For supplemental and consolidated accuracy tests, the 95th percentile method shall be
    employed to determine accuracy. The 95th percentile method may be used regardless of
    whether or not the errors follow a normal distribution and whether or not errors qualify as
    outliers. Computed by a simple spreadsheet command, a "percentile" is the interpolated
    absolute value in a dataset of errors dividing the distribution of the individual errors in the
    dataset into one hundred groups of equal frequency. The 95th percentile indicates that 95
    percent of the errors in the dataset will have absolute values of equal or lesser value and 5
    percent of the errors will be of larger value. With this method, Accuracy(z) is directly equated
    to the 95th percentile, where 95 percent of the errors have absolute values that are equal to or
    smaller than the specified amount.

    Prior to calculating the data accuracy, these steps should be taken:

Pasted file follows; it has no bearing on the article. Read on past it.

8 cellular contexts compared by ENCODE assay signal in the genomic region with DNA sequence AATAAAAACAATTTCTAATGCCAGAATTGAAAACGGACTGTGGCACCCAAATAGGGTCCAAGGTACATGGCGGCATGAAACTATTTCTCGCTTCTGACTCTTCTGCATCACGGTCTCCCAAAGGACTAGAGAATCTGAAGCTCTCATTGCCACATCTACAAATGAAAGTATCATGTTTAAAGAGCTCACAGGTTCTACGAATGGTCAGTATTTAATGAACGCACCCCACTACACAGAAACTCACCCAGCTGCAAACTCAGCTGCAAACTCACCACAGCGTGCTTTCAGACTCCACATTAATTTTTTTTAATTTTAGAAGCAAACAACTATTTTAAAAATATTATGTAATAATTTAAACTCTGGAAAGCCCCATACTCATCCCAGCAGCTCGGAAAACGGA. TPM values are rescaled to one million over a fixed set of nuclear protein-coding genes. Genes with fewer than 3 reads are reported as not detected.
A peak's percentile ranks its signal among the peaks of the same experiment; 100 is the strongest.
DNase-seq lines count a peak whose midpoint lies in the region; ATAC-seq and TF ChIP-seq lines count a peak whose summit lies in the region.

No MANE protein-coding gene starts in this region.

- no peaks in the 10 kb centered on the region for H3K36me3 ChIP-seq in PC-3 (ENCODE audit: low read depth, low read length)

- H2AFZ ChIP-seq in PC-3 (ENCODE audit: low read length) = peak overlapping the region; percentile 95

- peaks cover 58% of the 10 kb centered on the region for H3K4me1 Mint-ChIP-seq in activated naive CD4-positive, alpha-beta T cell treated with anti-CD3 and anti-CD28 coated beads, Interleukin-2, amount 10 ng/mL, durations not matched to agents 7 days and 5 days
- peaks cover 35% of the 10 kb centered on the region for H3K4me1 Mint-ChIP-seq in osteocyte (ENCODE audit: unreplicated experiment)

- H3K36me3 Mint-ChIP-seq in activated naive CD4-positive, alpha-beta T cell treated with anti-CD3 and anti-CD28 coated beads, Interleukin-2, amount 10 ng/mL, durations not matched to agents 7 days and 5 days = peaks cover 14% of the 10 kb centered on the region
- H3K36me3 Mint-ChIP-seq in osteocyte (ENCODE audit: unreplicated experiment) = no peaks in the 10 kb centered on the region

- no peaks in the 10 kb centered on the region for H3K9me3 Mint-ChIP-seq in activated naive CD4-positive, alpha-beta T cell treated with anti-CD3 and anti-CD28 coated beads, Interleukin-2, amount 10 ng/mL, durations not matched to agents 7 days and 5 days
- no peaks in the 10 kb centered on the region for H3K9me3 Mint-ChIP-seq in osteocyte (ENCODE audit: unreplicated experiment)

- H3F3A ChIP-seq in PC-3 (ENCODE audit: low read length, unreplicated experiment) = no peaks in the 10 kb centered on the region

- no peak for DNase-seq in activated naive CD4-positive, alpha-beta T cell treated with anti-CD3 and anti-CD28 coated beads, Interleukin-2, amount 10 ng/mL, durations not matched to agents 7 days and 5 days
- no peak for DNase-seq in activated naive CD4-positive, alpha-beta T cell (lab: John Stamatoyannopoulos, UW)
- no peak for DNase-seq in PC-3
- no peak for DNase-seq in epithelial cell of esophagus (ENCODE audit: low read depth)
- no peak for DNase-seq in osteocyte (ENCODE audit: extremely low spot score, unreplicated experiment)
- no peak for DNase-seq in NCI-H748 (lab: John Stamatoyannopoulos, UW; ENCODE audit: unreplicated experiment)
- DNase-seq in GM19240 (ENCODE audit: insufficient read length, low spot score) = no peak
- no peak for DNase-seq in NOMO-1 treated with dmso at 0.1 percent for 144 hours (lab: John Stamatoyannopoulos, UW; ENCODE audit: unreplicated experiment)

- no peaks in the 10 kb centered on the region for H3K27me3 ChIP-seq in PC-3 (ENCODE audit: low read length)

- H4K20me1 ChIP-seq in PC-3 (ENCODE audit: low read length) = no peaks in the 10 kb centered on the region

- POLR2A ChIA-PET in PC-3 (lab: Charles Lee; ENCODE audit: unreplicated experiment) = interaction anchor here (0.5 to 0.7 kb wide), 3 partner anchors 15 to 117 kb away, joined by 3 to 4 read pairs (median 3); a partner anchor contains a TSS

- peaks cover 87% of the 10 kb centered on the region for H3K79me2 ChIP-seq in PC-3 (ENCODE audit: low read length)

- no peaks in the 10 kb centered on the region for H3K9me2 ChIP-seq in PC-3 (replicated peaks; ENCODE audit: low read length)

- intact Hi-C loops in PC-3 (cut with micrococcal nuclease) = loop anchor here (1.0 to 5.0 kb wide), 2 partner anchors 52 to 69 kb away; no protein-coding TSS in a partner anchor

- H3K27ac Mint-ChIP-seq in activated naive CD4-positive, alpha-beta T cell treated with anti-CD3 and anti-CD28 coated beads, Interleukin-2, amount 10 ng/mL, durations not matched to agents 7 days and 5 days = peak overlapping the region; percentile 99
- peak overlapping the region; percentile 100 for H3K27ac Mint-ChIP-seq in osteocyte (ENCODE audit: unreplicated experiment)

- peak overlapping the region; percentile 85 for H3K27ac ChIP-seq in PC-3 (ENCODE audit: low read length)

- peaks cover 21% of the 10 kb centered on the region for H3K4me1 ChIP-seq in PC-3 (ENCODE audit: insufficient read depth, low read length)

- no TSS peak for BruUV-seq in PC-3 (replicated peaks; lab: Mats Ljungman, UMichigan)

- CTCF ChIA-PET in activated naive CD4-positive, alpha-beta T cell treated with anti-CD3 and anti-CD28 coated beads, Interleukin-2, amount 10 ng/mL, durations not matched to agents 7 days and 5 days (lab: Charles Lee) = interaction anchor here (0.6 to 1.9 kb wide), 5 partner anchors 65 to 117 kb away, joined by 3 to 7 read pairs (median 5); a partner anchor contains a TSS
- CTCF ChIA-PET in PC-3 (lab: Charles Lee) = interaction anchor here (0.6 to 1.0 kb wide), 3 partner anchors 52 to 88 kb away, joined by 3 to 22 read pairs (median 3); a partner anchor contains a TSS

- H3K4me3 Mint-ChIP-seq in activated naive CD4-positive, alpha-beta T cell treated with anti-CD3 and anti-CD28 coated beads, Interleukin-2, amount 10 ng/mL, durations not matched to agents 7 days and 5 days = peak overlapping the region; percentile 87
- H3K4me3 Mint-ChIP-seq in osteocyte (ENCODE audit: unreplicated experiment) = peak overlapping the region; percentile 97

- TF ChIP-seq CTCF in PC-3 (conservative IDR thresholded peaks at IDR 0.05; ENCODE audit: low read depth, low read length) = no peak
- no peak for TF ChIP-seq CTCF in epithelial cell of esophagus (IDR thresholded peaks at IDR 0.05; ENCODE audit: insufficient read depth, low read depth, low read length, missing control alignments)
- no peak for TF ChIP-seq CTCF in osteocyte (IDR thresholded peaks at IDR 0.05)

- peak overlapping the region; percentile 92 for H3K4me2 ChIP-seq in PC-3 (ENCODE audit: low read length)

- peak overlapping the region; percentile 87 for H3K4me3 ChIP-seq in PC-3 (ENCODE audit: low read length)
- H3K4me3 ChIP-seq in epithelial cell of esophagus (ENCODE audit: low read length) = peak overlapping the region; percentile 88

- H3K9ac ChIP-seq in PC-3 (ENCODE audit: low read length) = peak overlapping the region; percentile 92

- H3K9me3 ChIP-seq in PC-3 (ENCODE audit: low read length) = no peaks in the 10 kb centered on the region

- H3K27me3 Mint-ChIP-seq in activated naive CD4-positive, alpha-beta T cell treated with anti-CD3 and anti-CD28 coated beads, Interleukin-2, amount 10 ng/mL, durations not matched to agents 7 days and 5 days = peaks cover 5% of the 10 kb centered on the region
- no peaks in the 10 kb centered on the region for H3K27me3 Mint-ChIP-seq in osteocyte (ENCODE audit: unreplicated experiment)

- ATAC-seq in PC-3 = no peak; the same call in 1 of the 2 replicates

! Separate checkpoint datasets according to important variations in expected error such
          as by land cover class (see for example NDEP Guidelines section 1.5.2.2).
        ! Edit collected checkpoints to identify, remove or minimize errors and blunders (see
          for example NDEP Guidelines section 1.5.2.3).
        ! Interpolate the elevation surface for each checkpoint location (see for example NDEP
          Guidelines section 1.5.2.4)
        ! Identify and eliminate lidar sensor systematic errors and/or blunders in the lidar data
          processing (see for example NDEP Guidelines sections 1.5.2.5 and 1.5.2.6).

    Once these steps are completed, the fundamental vertical accuracy must be calculated. If
    additional land cover categories are to be tested, supplemental and/or consolidated accuracies
    may also be computed.

    Fundamental Vertical Accuracy Test
    Using checkpoints in open terrain only:

        1. Compute RMSE(z) = Sqrt[(Σ(Zdata(i) – Zcheck(i)) 2 )/n]




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        2. Compute Accuracy(z) = 1.9600 * RMSE(z) = Vertical Accuracy at 95 percent
           confidence level.